Can breathing exercises help me cope with my asbestosis?

Posted: 25th Feb 15 1:30 PM

Various breathing techniques can help a person control their respiratory rate and breathing pattern, which can be useful to some asbestosis sufferers when coping with their symptoms.

Asbestosis can cause shortness of breath and affects the efficiency of the lungs. It occurs in individuals who have had exposure to high levels of asbestos over many years. The asbestos fibres permanently damage the alveoli (air sacks which supply oxygen to the bloodstream) in the lungs, which can make it more difficult to breathe.

Breathing techniques and correct posture can improve the function of the respiratory muscles and the effectiveness of coughs. Daily breathing exercises can ease shortness of breath, help the lungs work more efficiently and make a person feel like enough air is getting into their lungs.

It is best to take expert medical opinion before starting any form of breathing exercises and often patients will be referred to pulmonary rehabilitation experts through their treatment consultant. Some examples of breathing exercise techniques that may help include:

Pursed-lip breathing:

Pursed-lip breathing will slow down your breathing so that it is more efficient (breathing fast only makes shortness of breath worse). You can do this kind of breathing anywhere.

  • Breathe in slowly through your nose. Hold your breath for 3 seconds.
  • Purse your lips as if you are going to whistle.
  • Breathe out slowly through your pursed lips for 6 seconds.

Expansion of the lower chest:

The aim of this technique is to allow the fresh air into the lungs and get rid of the old air. Try to imagine that you are breathing out for twice as long as you breathe in. This will make room for the fresh air and also helps to slow down the speed of your breathing.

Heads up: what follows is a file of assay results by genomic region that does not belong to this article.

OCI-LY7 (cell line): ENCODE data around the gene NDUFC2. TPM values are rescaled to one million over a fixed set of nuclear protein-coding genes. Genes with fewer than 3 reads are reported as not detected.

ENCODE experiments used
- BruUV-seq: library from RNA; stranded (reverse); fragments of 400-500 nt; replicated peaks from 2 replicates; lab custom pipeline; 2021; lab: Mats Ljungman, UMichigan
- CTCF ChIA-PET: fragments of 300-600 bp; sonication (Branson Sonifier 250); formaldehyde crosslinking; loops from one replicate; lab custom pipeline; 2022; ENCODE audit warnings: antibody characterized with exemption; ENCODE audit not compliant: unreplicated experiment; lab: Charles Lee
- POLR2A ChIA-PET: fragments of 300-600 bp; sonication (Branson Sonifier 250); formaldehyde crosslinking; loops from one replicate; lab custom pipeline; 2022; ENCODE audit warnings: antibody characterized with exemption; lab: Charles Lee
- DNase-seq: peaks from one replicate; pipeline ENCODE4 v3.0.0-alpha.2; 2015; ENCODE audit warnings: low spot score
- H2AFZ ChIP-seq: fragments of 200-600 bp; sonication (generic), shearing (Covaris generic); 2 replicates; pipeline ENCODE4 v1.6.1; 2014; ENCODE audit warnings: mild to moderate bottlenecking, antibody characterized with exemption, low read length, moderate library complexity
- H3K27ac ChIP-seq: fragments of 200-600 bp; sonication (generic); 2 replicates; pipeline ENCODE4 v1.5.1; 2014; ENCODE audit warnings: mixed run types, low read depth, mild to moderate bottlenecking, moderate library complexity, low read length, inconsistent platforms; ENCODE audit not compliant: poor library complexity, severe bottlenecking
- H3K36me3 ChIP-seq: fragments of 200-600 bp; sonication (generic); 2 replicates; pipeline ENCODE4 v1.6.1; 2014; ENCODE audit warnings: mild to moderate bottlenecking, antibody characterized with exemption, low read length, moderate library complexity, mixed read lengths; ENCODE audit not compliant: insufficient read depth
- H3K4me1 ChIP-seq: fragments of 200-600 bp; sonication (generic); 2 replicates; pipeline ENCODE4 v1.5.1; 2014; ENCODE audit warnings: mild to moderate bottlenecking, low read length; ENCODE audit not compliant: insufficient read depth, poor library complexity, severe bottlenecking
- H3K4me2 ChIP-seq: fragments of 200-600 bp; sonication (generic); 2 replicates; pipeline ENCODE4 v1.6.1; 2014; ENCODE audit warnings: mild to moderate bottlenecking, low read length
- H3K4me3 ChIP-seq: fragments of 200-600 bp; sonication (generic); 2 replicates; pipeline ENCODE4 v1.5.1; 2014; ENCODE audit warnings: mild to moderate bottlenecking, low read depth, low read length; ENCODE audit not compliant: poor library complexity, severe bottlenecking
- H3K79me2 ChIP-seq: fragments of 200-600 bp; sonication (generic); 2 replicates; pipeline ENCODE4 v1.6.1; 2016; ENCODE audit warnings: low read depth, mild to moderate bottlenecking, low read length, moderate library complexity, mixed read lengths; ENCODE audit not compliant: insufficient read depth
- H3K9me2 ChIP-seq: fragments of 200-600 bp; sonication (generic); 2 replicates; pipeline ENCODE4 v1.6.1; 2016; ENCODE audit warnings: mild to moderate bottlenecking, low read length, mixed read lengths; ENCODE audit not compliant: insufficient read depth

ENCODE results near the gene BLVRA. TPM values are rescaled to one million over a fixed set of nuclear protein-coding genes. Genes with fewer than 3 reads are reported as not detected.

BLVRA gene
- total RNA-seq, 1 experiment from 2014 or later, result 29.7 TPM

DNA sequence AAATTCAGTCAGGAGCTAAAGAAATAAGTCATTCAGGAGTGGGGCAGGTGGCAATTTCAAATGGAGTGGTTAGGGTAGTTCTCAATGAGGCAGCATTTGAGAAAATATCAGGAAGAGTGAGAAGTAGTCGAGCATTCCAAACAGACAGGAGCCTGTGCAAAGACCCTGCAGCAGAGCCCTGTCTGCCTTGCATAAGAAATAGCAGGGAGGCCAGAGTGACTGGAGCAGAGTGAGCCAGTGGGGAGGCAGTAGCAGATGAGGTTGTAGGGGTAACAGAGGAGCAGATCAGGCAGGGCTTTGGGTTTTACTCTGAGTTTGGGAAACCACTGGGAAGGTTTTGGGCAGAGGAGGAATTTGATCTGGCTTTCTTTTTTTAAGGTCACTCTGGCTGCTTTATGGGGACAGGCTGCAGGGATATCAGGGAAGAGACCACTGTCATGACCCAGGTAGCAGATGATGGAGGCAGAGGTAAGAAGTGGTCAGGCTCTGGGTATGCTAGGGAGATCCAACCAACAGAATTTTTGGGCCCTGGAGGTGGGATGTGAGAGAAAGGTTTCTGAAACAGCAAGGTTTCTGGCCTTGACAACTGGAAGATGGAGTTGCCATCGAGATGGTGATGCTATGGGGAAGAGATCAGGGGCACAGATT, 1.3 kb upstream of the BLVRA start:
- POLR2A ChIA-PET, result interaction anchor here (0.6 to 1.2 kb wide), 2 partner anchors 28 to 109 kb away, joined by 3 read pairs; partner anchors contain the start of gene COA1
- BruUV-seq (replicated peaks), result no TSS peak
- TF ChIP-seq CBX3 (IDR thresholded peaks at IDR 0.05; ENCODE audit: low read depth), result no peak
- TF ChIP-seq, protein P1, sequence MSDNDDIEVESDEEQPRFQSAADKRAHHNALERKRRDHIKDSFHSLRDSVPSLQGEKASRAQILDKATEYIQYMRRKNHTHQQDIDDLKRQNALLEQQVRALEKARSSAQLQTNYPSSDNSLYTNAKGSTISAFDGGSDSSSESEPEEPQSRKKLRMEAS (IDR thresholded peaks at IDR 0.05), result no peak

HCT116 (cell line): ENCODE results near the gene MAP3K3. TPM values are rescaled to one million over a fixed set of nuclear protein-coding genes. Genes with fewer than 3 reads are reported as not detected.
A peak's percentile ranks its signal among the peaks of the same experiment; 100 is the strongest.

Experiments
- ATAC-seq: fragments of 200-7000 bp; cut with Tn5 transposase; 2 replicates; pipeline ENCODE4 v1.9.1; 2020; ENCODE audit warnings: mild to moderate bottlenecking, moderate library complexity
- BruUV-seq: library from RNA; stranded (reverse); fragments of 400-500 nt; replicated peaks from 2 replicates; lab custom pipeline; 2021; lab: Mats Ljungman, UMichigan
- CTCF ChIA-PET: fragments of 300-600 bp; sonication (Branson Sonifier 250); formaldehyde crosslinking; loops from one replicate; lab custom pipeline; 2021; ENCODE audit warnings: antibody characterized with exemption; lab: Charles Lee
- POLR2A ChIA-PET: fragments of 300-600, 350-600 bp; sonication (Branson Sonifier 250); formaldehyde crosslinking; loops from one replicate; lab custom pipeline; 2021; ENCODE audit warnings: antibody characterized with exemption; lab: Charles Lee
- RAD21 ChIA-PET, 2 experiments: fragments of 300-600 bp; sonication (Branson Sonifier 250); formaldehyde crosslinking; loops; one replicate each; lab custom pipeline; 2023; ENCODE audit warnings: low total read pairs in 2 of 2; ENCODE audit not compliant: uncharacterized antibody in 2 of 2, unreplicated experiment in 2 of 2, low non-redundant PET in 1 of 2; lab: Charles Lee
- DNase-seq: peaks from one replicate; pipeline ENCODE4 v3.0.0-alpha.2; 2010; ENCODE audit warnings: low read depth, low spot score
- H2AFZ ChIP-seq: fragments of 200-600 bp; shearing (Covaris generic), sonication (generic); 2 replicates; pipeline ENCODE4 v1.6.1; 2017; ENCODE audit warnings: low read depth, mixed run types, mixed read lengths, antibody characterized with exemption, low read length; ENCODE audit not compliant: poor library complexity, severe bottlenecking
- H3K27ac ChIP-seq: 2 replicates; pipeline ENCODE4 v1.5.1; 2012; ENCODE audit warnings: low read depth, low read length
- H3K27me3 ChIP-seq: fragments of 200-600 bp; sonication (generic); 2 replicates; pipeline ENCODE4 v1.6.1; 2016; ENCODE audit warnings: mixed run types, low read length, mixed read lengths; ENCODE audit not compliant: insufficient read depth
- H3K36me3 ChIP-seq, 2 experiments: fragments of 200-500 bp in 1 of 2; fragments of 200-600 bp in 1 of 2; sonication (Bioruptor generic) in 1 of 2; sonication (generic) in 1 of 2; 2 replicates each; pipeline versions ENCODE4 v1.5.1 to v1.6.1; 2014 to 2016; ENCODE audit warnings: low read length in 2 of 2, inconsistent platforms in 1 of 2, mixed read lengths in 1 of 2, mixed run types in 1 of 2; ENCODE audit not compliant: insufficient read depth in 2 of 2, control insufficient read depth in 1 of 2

• Try to keep the shoulders and the upper chest relaxed and easy.
  • Feel as if the air is going down to your stomach and imagine that the breathing is taking place there.
  • Place your hands on either side of your chest.
  • Breathe out through your mouth, letting your ribs sink in as far as possible.
  • Then, breathing in through your nose or mouth, feel your ribs expand outwards towards your hands.
  • Gently breathe out to start again.
  • Try to repeat the exercise about five or six times.

Abdominal/diaphragm breathing:

Abdominal breathing also slows down your breathing and helps relax your entire body.

  • Lie on your back in a comfortable position with a pillow under your head and knees.
  • Rest one hand on your abdomen just below your rib cage. Rest the other hand on your chest.
  • Slowly breathe in and out through your nose using your abdominal muscles. The hand resting on your abdomen will rise when you breathe in and fall when you breathe out. The hand on your chest should be almost still.
  • Repeat three or four times before resting.

For extra reading, click on the links below:

Macmillan Cancer Support – Breathing more easily

Roy Castle Lung Cancer Foundation – Breathing excercises